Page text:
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The first few members of the Mill’s Class of 2017 to graduate flash broad smiles as they receive their diplomas. Graduating from high school is a landmark event in most teenagers’ lives, but what comes after the walk?

The first few members of the Mill’s Class of 2017 to graduate flash broad smiles as they receive their diplomas. Graduating from high school is a landmark event in most teenagers’ lives, but what comes after the walk?

Robby Mossman

Robby Mossman

The first few members of the Mill’s Class of 2017 to graduate flash broad smiles as they receive their diplomas. Graduating from high school is a landmark event in most teenagers’ lives, but what comes after the walk?

After the walk

I am the type of person who cries at the movie theater. I cried at the end of “La La Land.” I cried watching both “Finding Nemo” and “Finding Dory” (even though I had a pretty solid hunch that both Nemo and Dory would eventually be found). I cried during “The Blind Side,” “Safe Haven,” “Up,” “High School Musical 2″…the list goes on.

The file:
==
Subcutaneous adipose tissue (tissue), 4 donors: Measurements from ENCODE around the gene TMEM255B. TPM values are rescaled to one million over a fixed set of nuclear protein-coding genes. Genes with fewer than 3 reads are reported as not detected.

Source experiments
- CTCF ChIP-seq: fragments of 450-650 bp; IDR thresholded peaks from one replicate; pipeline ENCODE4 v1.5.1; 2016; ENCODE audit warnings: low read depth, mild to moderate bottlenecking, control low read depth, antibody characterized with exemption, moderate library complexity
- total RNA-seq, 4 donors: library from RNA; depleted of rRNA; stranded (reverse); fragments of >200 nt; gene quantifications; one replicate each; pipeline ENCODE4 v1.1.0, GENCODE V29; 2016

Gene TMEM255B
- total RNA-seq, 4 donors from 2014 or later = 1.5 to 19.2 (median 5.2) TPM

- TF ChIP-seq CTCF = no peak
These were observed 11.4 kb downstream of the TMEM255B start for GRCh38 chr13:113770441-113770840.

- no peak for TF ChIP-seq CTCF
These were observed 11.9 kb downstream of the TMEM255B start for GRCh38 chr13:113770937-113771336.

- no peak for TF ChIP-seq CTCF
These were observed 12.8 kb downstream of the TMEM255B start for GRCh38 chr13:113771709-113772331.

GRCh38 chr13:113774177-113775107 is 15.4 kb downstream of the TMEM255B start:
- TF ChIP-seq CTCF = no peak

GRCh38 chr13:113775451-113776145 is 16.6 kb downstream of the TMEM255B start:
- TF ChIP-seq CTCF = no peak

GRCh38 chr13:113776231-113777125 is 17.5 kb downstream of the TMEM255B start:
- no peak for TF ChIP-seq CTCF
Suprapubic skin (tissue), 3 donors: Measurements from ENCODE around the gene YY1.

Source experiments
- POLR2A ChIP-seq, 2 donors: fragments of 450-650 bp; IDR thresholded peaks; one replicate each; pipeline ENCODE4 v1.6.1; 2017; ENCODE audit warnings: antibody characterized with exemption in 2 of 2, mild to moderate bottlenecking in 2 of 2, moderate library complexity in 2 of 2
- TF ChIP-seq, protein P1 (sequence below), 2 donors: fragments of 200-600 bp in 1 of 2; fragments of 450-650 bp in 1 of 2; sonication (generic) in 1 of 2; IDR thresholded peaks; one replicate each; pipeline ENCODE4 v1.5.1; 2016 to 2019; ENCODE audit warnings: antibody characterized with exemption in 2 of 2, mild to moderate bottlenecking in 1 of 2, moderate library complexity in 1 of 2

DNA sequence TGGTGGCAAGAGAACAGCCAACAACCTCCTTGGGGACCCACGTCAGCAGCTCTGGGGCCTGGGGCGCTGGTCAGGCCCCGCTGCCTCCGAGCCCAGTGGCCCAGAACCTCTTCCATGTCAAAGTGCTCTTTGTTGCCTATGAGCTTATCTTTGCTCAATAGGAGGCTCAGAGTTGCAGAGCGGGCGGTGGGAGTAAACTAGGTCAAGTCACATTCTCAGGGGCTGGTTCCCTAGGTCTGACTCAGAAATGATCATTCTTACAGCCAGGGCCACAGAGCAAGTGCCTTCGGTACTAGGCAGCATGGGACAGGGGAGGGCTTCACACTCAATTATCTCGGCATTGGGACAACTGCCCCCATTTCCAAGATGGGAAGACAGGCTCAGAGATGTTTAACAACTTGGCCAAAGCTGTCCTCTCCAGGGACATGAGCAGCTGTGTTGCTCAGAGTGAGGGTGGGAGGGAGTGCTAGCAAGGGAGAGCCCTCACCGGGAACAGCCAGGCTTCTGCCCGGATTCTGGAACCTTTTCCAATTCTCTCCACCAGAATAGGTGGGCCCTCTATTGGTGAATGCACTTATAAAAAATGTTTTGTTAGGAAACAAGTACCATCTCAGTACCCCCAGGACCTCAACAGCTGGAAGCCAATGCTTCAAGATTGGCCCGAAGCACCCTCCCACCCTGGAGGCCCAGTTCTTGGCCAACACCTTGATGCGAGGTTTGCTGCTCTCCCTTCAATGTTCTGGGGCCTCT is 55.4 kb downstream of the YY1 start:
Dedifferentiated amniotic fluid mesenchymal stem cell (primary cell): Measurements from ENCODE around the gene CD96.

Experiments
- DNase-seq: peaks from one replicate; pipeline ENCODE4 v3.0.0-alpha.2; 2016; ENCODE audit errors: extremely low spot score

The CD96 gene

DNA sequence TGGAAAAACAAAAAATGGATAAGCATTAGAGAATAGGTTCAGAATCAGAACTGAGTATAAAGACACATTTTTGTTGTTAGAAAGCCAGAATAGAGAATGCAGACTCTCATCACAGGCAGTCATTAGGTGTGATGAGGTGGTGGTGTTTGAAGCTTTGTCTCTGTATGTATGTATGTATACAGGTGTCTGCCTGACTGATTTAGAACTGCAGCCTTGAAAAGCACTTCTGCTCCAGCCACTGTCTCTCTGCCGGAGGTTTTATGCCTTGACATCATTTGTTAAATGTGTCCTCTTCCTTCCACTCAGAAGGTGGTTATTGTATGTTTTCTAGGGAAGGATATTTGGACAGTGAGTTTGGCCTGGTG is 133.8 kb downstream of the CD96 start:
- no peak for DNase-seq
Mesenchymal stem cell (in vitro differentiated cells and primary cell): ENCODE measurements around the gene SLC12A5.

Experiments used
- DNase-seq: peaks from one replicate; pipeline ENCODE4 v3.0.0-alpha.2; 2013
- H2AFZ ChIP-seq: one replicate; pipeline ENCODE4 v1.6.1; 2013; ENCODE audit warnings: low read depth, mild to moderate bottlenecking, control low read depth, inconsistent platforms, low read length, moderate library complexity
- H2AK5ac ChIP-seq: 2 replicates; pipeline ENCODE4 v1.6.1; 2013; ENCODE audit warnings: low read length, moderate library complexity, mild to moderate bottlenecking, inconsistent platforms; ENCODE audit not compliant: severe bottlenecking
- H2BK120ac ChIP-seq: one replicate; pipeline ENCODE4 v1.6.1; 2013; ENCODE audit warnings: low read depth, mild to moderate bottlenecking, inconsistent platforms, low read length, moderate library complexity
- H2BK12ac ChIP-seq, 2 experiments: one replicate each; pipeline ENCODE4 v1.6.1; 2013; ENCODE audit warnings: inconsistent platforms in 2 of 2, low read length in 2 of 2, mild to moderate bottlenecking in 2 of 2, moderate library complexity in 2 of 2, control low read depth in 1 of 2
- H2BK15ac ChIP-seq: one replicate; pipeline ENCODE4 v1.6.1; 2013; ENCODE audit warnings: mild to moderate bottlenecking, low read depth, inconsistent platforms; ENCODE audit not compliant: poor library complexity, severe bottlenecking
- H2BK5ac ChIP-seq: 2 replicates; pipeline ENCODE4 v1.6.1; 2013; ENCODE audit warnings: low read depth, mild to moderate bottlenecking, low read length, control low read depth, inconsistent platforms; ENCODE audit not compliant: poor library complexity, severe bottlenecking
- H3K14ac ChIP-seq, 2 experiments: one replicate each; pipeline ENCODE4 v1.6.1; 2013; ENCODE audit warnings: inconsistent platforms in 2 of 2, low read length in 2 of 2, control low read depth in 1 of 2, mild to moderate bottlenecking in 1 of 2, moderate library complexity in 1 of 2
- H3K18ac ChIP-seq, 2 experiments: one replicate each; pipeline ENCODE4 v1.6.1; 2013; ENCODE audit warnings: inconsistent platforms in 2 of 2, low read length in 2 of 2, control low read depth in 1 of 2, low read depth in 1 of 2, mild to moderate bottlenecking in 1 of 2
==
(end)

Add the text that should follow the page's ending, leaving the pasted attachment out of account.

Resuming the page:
The thought of being lonely—completely and utterly lost—gets to me.”

— News co-Editor Yuri-Grace Ohashi

For me, it’s difficult to not get emotional, especially when a character leaves behind loved ones or what is familiar to him or her. I sympathize with the feeling of being completely lost in the world, and my strong connection to both my hometown of Peachtree City and the people in my life makes me easy prey when a movie wants to pull at my heartstrings. The thought of being lonely—completely and utterly lost—gets to me.

These emotions may simply be a family thing. My mom shed a few (aka several) tears during fifth grade graduation when I walked down the halls of Braelinn Elementary for the last time, and she cried on my first college visit during spring break freshman year. She explains that letting go of her only child is an unfathomable concept because for a mother in her situation, she has one shot, a first and a last all wrapped into one. While the thought of being her entire world is a hefty burden to carry at times, I understand what it’s like to only have one chance to get things right and to make an impact.

So maybe these feelings run in the family, or maybe this is all a part of the common human experience. An individual lives, learns, loves and eventually lets go.